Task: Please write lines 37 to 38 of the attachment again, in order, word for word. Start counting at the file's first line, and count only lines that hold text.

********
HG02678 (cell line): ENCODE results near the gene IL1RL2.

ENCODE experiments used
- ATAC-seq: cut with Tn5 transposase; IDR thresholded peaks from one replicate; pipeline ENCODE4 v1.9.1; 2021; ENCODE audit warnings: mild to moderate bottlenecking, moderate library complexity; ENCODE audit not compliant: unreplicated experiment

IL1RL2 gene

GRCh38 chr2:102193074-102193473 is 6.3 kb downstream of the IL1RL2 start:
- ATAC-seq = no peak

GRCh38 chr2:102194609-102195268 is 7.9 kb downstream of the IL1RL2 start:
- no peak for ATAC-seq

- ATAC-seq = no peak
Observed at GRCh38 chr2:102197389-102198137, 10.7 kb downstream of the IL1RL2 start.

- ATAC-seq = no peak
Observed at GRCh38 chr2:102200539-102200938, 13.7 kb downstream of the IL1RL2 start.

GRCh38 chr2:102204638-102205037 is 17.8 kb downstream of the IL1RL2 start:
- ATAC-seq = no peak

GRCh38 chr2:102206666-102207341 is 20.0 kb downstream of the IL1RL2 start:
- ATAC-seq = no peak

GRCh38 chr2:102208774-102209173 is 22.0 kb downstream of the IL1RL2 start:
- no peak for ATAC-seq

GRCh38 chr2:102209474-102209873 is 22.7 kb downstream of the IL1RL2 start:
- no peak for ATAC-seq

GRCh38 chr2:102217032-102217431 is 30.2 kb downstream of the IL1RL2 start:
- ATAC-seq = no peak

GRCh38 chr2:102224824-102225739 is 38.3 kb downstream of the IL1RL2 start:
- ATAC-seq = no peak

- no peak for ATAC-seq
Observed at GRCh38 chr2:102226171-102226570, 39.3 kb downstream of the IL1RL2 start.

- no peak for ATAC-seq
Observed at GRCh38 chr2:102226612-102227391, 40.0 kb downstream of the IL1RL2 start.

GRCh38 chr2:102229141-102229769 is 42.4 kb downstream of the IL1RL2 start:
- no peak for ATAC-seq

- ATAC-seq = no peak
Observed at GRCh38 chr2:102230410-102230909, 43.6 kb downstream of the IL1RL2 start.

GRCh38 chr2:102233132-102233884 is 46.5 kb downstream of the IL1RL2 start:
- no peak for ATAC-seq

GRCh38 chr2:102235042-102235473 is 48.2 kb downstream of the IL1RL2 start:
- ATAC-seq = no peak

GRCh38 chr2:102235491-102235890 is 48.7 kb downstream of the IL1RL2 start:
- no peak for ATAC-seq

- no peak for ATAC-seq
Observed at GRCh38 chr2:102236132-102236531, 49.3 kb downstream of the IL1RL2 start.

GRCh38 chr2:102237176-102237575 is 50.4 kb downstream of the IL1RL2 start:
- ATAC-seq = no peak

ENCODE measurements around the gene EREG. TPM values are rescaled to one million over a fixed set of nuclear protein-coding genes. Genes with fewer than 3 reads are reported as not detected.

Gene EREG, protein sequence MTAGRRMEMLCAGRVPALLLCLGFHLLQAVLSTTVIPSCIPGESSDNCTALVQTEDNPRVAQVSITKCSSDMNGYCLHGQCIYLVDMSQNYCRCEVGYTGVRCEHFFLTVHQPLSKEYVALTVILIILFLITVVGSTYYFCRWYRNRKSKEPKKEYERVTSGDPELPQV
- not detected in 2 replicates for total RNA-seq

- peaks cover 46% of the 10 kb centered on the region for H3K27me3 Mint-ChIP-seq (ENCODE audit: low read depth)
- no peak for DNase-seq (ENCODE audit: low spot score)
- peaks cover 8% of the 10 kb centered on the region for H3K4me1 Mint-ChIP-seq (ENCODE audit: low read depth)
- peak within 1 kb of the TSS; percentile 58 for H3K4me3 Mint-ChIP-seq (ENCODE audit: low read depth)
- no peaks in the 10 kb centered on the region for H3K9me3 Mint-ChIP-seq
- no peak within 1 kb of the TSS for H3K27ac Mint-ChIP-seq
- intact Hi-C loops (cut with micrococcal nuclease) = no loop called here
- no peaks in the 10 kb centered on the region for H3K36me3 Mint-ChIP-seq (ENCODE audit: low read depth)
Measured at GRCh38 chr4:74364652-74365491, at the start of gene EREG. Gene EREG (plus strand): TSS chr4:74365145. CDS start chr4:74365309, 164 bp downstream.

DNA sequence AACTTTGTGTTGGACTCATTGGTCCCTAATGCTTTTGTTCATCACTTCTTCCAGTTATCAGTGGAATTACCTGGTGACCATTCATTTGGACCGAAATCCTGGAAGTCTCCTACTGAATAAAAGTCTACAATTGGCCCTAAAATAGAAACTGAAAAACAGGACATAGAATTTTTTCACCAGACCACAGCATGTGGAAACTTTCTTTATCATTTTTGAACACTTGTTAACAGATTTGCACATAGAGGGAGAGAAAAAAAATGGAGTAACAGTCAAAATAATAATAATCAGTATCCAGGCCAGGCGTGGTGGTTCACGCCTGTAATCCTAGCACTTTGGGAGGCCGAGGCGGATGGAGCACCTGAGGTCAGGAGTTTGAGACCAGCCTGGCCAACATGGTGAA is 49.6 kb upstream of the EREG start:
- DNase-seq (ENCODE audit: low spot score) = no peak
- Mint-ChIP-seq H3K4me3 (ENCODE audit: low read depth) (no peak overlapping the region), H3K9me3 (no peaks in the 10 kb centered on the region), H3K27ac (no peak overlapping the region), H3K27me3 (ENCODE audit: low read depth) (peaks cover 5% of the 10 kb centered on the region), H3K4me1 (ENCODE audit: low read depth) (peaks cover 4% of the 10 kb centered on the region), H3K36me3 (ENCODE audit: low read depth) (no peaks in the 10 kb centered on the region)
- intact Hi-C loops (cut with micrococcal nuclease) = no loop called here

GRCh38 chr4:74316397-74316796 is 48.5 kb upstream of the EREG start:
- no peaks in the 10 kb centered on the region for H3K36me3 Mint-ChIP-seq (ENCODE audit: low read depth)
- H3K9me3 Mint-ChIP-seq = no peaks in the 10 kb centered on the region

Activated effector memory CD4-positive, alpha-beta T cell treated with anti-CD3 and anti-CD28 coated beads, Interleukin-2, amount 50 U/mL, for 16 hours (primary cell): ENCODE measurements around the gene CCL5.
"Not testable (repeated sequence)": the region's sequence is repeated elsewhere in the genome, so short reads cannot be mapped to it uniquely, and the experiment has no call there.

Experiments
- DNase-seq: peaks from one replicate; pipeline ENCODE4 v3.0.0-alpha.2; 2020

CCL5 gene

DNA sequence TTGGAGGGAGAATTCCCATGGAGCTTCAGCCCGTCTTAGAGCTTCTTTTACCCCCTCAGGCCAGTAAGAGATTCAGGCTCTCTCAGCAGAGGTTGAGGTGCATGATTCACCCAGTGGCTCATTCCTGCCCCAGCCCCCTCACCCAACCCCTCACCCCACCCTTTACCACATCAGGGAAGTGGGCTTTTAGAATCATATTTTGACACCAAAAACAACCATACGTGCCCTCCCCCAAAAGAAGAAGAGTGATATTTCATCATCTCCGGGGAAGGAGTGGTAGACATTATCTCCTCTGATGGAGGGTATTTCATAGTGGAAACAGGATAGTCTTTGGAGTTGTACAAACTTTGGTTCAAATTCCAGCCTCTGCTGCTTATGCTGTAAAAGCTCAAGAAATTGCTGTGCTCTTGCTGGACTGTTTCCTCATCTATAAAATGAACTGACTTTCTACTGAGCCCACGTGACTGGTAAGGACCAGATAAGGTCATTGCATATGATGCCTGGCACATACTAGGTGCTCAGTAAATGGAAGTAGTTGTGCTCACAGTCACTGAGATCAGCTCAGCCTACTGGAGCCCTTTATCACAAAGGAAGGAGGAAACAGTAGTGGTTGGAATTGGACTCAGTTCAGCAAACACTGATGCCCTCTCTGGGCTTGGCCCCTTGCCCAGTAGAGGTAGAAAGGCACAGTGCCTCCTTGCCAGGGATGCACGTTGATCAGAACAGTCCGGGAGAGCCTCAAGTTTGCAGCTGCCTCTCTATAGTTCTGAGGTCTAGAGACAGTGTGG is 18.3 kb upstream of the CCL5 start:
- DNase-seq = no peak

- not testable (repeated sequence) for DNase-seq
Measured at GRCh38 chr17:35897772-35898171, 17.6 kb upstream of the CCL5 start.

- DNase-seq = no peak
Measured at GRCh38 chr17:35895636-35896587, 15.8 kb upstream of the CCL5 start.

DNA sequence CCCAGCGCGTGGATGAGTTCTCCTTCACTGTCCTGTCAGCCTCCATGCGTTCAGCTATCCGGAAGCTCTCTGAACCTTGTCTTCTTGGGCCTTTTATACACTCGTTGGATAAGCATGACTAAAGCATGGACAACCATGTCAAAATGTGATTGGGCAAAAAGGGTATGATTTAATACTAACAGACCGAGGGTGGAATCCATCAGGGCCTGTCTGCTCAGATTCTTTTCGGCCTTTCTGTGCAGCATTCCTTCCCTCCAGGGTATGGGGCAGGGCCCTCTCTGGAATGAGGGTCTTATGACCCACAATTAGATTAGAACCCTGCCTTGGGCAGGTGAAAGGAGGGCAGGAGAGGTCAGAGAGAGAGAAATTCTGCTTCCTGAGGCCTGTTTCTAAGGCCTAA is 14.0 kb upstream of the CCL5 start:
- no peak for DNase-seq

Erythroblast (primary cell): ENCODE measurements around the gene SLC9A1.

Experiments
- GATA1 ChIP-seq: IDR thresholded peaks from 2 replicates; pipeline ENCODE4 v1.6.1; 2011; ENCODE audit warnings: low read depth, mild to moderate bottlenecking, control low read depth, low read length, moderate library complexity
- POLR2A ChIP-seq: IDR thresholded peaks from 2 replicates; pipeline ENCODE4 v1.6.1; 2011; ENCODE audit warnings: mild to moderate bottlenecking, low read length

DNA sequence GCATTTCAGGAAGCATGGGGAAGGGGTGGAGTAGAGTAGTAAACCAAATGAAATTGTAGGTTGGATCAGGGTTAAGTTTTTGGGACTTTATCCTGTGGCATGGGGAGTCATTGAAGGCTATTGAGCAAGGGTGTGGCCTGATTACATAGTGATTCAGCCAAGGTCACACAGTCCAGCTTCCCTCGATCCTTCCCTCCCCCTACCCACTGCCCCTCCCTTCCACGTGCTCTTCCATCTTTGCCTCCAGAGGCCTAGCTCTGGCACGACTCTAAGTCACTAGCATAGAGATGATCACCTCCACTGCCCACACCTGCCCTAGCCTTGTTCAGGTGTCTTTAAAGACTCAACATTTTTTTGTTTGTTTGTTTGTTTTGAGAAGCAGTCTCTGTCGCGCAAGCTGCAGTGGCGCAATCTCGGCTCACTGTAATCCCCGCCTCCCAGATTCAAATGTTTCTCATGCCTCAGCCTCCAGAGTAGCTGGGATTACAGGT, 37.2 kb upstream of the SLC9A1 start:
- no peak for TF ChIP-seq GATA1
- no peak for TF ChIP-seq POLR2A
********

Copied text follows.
GRCh38 chr2:102235491-102235890 is 48.7 kb downstream of the IL1RL2 start:
- no peak for ATAC-seq